However, the aging need not aim to do more high-intensity training like commonly advertised. This is not to say an aging person cannot do intense physical activity (because some 80 olds still run marathons!), but tends to be unnecessary and risky.

Instead, the aging adult should focus on including enough movement to enjoy a full and capable life. For some, this could look like the recommended 30 minutes of activity five days a week and for others, it could mean 45 to 60 minutes on most days of the week.

Nonetheless, the amount of recommended time is less important than incorporating the right kind of exercise. Take a look at suggested forms of activity for aging.

Physical Activities for Seniors (Moderate Exercise Examples)

Physical activity and fitness can be accomplished in many ways. The examples below highlight how older adults can meet moderate exercise recommendations.

  1. Light to moderate walking i.e. brisk walking (20 to 60 minutes most days of the week)
  2. Light jogging (if capable)
  3. Water aerobic workouts (classes or freestyle)
  4. Swimming (laps and/or kickboard drills)
  5. Strength training (every major muscle group once at least once a week)
  6. Flexibility training (dynamic and static stretching 2-7 days/week)
  7. Yoga and/or pilates (avoid intense and hot versions)
  8. Recreational or recumbent biking
  9. Recreational sports like bocce ball, croquet, giant chess, etc.
  10. Low impact fitness classes (dance, step, zumba, jazzercise, etc.)

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Aerobic Activity Examples

Running is a great form of aerobic exercise but not always the best or ideal option. Fortunately, seniors can spend time enjoying other forms of aerobic activity, including these examples.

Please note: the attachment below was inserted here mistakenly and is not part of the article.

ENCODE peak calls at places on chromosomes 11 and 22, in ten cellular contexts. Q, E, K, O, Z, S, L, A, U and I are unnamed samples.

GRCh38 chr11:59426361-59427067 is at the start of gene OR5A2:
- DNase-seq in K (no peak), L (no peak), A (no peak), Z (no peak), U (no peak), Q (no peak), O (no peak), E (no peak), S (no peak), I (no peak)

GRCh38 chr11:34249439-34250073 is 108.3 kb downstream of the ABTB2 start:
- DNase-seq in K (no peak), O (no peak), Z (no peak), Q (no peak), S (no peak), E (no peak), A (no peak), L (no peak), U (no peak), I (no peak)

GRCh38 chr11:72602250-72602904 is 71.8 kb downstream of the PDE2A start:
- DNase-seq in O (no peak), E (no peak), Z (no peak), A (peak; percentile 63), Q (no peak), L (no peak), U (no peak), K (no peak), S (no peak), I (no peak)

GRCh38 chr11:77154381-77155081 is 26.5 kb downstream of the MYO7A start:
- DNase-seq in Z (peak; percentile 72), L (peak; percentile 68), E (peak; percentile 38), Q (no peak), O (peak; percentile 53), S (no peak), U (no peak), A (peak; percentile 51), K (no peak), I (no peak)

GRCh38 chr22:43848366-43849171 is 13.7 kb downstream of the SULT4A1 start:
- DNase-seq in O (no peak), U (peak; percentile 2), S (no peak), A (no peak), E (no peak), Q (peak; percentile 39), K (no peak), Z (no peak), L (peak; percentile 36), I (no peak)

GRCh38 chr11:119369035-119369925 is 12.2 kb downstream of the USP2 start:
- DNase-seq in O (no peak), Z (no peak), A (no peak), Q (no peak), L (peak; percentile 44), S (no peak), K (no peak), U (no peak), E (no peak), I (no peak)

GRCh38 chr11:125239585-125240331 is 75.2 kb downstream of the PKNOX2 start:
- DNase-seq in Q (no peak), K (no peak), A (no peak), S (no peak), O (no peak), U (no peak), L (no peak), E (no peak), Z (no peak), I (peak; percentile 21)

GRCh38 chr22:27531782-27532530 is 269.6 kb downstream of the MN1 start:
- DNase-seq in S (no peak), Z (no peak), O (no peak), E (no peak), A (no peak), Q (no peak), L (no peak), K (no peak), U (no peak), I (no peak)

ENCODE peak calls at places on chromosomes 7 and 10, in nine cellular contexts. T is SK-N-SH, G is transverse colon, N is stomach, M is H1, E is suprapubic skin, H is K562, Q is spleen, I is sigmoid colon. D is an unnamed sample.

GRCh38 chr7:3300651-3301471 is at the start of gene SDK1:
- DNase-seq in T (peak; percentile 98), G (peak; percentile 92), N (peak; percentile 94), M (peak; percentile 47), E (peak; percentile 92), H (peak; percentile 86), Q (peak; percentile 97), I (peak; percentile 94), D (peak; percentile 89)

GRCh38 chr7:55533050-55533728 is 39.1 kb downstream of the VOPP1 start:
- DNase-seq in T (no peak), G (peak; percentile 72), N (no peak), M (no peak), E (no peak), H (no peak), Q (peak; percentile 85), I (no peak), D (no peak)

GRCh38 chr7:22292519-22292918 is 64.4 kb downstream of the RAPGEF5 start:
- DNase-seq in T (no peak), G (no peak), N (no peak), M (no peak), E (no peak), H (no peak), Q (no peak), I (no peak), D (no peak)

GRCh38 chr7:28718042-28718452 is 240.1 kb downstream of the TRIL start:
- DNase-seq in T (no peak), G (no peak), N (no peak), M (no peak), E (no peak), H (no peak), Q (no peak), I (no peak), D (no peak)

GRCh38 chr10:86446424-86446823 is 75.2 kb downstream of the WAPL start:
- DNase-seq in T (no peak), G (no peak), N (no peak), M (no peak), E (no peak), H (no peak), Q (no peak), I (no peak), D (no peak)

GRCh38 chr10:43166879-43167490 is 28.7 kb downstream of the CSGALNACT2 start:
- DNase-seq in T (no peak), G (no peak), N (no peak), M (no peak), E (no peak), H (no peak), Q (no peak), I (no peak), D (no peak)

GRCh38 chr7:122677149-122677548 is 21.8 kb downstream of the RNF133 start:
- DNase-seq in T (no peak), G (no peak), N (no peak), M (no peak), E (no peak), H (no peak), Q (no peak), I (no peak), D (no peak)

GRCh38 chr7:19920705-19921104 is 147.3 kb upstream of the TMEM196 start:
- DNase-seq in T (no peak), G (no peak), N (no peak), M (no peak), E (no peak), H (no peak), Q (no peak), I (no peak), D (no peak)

1. Walking

Putting one foot in front of the other at a light to moderate pace outdoors or on a treadmill is a sustainable way for seniors to maintain some lower body muscle mass and cardiovascular health while also improving memory and cognitive function in general. It also reduces the risk of many chronic diseases like obesity, diabetes, and Alzheimer’s and can easily fit into many lifestyles.

Make it more difficult through increased pace, incorporating hills or inclines, and going for longer amounts of time. Reduce intensity by decreasing pace, walking on flat ground, or using assistance such as holding onto the front or sidebars of the treadmill.

2. Elliptical

Ellipticals are a sufficient low-impact way to achieve many of the health benefits described above. They cause even less strain on muscles, joints, and bones than walking, but this also means one tends to need to do it for a longer amount of time to reap the same benefits.

Elliptical machines are great for those who can still imitate the motion of walking but have skeletal muscle problems that prevent the repetitive pounding motion such as with osteoporosis or arthritis.